Well, since 2002, we’ve certainly seen large e-tailers like Amazon, eBay and Play massively grow and develop their operations. As well as organic growth, they have developed their offerings in ways no one of could have predicted – via massive range expansion, as well as business model and product innovation (e.g. Kindle and eBay’s own brand fashion).

But there’s also been significant consolidation among online only operations, notably Amazon’s recent acquisition of LoveFilm. With the availability of open source and software as a service platforms, it is still possible for small-scale businesses to operate successfully in niche areas. However, for medium sized retailers, the middle ground is a dangerous place to be; lacking the scale of the large players to compete effectively, but with a higher cost base and less differentiated offering than the smaller (more agile) niche businesses. We’ve certainly seem some of the mid-sized Multi Channel retailers struggle and go under in recent years – e.g. Woolworths, Zavvi – and there will be further challenges ahead I believe.  To be able to survive beyond 2011, it seems you need either massive scale or a distinctly niche offering.

The internet start-ups that have made it big since 2002 (Facebook, Netflix, Zappos and Nakedwines for example) have tended not to be traditional e-tailers (now there’s a phrase I never thought I’d use!) but have created brand new business models around social commerce, streaming media or a service culture.

5.    More profits

This was very much an issue in the post dot com bubble days and remains an issue for companies like Twitter and Facebook, where investment to achieve operational scale still runs ahead of profits.  However, for Multi Channel retailers it’s becoming increasingly difficult to separately measure profits from online sales.  With the eCommerce market still growing, channel usage and technology still evolving rapidly, online success needs to be considered across a range of key performance indicators, including the contribution made to the overall business.  With the growth of cross channel transactions (e.g. Reserve and Collect) this should become easier to monitor and report.  However, in the current economic climate, strategic investments with long payback periods will be difficult for mid-sized retailers to justify.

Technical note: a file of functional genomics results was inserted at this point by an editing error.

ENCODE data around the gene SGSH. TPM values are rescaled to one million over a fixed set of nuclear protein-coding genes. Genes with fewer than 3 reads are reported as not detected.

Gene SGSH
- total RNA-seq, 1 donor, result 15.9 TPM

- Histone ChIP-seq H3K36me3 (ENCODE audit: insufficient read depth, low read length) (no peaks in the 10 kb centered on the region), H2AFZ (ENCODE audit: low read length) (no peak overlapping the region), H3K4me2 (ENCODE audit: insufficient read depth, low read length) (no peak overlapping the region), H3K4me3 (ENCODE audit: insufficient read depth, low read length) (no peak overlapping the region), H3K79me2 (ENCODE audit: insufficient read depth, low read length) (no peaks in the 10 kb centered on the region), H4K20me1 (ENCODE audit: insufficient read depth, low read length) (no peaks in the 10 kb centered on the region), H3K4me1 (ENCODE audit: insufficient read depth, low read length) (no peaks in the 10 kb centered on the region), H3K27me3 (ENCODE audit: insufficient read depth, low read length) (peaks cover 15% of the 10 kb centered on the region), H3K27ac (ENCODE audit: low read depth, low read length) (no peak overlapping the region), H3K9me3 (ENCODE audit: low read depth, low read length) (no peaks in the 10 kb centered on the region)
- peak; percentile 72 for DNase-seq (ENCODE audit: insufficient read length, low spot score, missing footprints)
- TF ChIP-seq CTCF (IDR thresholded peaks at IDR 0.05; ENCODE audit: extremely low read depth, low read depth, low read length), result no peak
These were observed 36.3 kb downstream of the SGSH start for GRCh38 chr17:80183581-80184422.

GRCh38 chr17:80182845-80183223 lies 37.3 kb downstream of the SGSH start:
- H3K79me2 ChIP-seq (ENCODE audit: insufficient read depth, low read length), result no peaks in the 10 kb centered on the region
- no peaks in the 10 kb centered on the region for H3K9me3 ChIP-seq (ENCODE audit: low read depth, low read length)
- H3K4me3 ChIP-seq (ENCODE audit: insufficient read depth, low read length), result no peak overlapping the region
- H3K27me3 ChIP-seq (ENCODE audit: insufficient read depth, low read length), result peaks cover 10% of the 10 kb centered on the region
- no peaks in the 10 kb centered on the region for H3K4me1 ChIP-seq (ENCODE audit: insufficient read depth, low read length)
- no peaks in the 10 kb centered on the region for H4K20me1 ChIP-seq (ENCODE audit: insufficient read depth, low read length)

Conclusion

So, what does this all mean for merchants today?  Three thoughts stand out from my brief journey back to the future.  Firstly, while the detail may have changed the topics are still relevant nine years later.

Secondly, so many elements of 2011 eCommerce that seem important today just weren’t on the radar in 2002.

And thirdly, a question: what will happen in the next 9 years that doesn’t feature on any of the 2011 trend lists?

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Reports from a Multi Channel Retail summit

Show Guide Cover

I was lucky to squeeze in a full day at Retail Bulletin’s Multi Channel Summit 2011 on Wednesday.  In this post I thought I’d document a few take-away’s from the key presentations, and additionally high-spot a few quotes from the various speakers and panels .  All in all it was a good day, and I recommend you add it to your calendar for 2012.  Enjoy the notes.

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Jl Logo

Session: A Profitable Future Strategy in a Multi Channel World. Speaker: Simon Russell, Head of Multi Channel, John Lewis (JL)

To begin here are a few quotes from Simon’s presentation:

“Multi Channel does not mean online”
“What is key, is a seamless experience across the very many channels”
“Customer shopping habits are dramatically changing”

“How quickly can you change your business – to be able to sweat the asset – when the foundation is there to do so?”

Simon also highlighted the three typical categories of customers;

  1. Acquired
  2. Retained*
  3. Reactivated

*Simon said notably that Retained customers spendby far the most” with JL. Read more »